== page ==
This is a blog dedicated to a personal interpretation of political news of the day. I attempt to be as knowledgeable as possible before commenting and committing my thoughts to a day's communication.

Sunday, July 26, 2015

Goring The Turkish Ox

It appears as if Turkey's ruling Justice and Development Party (AKP) is using ISIS as a pretext to attack the PKK. Ankara just announced that its air base at Incirlik will soon be open to coalition forces, presumably to fight ISIS, but the moment Turkey started bombing, it targeted Kurdish positions. Those attacks not only open a new era of death and destruction, but also bring an end to all possibilities of resolving Turkey's Kurdish issue non-violently.
Prime Minister Ahmet Davutoglu announced that 'a second wave operation against Daesh [ISIS] in Syria was started. Just after that, a very comprehensive operation was carried out against the camps of the terrorist organization PKK in northern Iraq. I am glad that the targets were hit with great success. We have given instructions to start a third wave operation in Syria and a second wave operation in Iraq'."
Uzay Bulut, Turkish journalist, Ankara, Turkey

"This was not a point operation, this is a process. It is not limited to one day or to one region. ...The slightest movement threatening Turkey will be retaliated against in the strongest way possible."
Prime Minister Ahmet Davutoglu

"This is a major policy shift. For Turkey to start taking these sorts of steps means they are going to be inviting a response from ISIS, which means they better be prepared to see it through the whole way." "It reflects the fact that the Americans are putting increasing importance on the Syrian angle of the anti-ISIS coalition strategy, where you can see much more productive gains from the military operation against ISIS than you can in Iraq. It also signifies that Turkey is finally acknowledging its own role in having a stake in the fight against the Islamic State."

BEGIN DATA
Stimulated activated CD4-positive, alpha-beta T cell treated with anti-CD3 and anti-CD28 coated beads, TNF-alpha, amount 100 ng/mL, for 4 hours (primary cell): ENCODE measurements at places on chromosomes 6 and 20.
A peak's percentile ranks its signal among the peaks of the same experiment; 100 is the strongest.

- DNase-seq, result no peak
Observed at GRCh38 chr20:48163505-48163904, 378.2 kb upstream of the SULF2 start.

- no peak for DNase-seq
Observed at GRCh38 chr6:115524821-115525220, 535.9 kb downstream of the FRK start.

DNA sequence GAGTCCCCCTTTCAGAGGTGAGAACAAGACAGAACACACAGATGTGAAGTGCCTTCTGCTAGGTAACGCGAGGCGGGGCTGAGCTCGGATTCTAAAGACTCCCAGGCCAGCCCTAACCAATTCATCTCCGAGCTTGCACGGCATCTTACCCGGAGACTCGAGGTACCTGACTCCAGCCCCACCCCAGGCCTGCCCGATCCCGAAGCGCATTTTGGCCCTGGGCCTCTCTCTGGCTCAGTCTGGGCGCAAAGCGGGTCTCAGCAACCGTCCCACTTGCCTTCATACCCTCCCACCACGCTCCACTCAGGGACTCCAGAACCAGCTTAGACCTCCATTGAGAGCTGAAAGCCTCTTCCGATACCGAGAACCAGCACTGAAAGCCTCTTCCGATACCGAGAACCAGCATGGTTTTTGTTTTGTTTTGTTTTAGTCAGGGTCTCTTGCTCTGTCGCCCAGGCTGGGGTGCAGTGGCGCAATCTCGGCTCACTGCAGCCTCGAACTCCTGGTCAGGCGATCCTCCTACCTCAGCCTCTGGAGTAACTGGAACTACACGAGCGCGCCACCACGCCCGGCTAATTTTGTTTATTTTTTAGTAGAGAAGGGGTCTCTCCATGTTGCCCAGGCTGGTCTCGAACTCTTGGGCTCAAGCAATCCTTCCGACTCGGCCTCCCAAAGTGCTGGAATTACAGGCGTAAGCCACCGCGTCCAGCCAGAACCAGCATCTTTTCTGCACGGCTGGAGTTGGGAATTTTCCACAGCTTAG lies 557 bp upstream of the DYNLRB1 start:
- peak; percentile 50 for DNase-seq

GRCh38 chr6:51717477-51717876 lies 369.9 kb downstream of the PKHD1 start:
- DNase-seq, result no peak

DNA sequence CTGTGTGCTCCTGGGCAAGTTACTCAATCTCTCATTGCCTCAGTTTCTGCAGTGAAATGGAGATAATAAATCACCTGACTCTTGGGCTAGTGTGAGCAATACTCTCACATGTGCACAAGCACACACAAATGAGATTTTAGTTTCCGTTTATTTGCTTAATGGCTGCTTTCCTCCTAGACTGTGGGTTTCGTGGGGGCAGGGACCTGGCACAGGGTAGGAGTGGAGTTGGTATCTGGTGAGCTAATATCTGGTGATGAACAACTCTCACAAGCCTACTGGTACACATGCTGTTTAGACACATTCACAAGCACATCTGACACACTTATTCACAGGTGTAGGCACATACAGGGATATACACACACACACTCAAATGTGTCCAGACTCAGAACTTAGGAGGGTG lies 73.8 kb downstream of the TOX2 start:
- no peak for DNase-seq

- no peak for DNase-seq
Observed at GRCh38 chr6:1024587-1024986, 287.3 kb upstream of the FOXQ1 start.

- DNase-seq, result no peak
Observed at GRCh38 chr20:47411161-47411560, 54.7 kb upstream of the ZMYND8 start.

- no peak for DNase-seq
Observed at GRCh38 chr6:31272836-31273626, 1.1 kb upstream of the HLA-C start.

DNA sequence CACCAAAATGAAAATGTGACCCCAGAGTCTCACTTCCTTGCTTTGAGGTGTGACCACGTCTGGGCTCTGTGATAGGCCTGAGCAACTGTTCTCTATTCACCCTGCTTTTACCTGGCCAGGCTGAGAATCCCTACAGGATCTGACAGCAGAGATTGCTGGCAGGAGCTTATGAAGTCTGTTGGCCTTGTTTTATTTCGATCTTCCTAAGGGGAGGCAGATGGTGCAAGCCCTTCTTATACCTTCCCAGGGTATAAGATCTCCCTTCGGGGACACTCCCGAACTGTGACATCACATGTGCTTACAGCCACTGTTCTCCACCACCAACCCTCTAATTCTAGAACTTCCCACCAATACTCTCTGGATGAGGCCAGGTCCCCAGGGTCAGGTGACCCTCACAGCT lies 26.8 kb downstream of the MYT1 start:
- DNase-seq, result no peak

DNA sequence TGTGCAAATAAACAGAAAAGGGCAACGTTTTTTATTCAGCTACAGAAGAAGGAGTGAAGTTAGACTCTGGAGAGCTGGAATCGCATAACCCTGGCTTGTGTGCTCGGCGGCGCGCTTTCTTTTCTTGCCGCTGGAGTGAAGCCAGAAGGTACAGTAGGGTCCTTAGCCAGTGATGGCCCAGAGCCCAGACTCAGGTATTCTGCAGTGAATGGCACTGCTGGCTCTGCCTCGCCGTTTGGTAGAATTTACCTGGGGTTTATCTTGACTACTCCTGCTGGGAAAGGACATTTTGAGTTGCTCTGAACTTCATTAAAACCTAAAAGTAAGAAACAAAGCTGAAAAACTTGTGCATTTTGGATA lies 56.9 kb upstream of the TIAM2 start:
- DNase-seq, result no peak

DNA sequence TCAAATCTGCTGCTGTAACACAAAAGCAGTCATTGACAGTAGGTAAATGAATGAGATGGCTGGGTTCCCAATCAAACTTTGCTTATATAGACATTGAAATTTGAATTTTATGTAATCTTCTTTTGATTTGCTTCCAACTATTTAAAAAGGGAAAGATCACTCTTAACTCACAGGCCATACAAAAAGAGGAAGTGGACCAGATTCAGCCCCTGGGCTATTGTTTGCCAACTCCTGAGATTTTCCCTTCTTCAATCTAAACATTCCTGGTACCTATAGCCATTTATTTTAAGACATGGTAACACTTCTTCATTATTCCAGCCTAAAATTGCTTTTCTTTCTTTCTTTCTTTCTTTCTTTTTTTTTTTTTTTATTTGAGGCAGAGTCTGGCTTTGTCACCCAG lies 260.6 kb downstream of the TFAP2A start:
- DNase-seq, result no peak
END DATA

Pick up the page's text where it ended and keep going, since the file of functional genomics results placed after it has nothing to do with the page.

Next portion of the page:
Michael Stephens, director, Royal United Services Institute, Qatar 
Embedded image permalink

Turkey has turned in its Islamic State chips. Not to overlook that Turkey had a hand in welcoming ISIL to the neighbourhood to begin with. Turkey chose to support Islamic State, giving them haven in the country, allowing passage between Turkey and Syria to foreign jihadists intending to join ISIL in its caliphate's trajectory toward ultimate control of Iraq and Syria.

Turkish President Recep Tayyip Erdogan, though remaining supportive of Shiite Iran, is repelled by Syrian dictator President Bashar al-Assad's airstrikes on his Sunni Syrian population. A Shiite minority governing a Sunni majority doesn't quite seem right to Mr. Erdogan. His revulsion of President Assad's misrule in Syria had him urging NATO to intervene. Islamic State's rampant thrust into Syria to unseat Bashar al-Assad seemed fitting to Erdogan.

So Turkey also found it useful to act as middleman transferring oil extracted by Islamic State from the oilfields and refineries it had captured from Syria and Iraq, making a tidy profit for Turkey while enabling Islamic State to amass their billions on the black market for operational necessities. Now that the United States appears more interested in removing Assad from his tyrannical throne of death-dealing, Turkey finds itself more obliging to accede to requests that its airfields be open to the U.S.-led air coalition.